In the process of constructing the Attacking Prey model, the decrease of a value will cause the fluctuation of A value according to the formula in 2). In other words, A is A random vector on the interval [-a, A] (note: it is [-2a,2a] in the first paper of the original author, and is corrected as [-a, A] in the following paper), where A decreases linearly during the iteration. When A is in the range [-1, 1], the next position of the Search Agent can be anywhere between the current gray Wolf and the prey.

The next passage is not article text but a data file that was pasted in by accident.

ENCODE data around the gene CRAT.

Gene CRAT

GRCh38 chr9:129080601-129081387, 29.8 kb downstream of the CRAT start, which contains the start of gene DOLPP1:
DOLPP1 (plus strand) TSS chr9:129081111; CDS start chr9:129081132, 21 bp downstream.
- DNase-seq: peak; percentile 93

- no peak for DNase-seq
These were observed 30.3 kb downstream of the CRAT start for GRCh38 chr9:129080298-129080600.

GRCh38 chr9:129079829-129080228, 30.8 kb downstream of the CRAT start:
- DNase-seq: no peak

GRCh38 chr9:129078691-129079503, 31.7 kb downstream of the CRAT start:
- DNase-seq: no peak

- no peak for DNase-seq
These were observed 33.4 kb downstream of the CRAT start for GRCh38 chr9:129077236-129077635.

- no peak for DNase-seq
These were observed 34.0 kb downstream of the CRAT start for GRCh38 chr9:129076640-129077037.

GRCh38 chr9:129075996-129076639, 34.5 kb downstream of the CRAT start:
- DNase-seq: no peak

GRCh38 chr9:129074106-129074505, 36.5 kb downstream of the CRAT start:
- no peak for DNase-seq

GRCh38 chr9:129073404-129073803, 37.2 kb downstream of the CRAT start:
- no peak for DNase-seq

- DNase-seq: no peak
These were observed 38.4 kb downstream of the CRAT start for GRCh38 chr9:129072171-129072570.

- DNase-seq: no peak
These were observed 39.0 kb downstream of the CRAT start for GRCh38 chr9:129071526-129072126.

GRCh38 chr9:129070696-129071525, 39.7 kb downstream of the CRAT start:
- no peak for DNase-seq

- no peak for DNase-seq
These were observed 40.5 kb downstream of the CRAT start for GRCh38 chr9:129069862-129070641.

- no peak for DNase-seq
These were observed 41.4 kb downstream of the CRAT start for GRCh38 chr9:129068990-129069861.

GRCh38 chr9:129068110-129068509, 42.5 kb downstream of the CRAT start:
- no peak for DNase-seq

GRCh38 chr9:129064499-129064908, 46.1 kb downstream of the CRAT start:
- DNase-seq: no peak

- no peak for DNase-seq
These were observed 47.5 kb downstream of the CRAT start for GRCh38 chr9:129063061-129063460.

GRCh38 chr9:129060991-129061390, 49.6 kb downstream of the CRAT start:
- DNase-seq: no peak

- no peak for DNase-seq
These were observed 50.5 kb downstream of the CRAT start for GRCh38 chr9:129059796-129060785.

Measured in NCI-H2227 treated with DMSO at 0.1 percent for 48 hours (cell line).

Gray wolves mainly rely on \alpha, \beta, \delta information to find Prey. They start dispersing to search for information about the location of prey, and then focus on attacking prey. For the establishment of decentralized model, the search agent can be removed from the prey by | A | > 1. This search method enables GWO to conduct global search. Another search coefficient in the GWO algorithm is C. It can be seen from the formula in 2) that C vector is a vector composed of random values in the interval range [0,2], and this coefficient provides random weight for prey to increase (| C | > 1) or decrease (| C | < 1). This helps GWO exhibit random search behavior during optimization to avoid the algorithm falling into local optimality. It is worth noting that C does not decrease linearly. C is a random value in the process of iteration, and this coefficient helps the algorithm to jump out of the local area, especially the algorithm becomes particularly important in the later stage of iteration.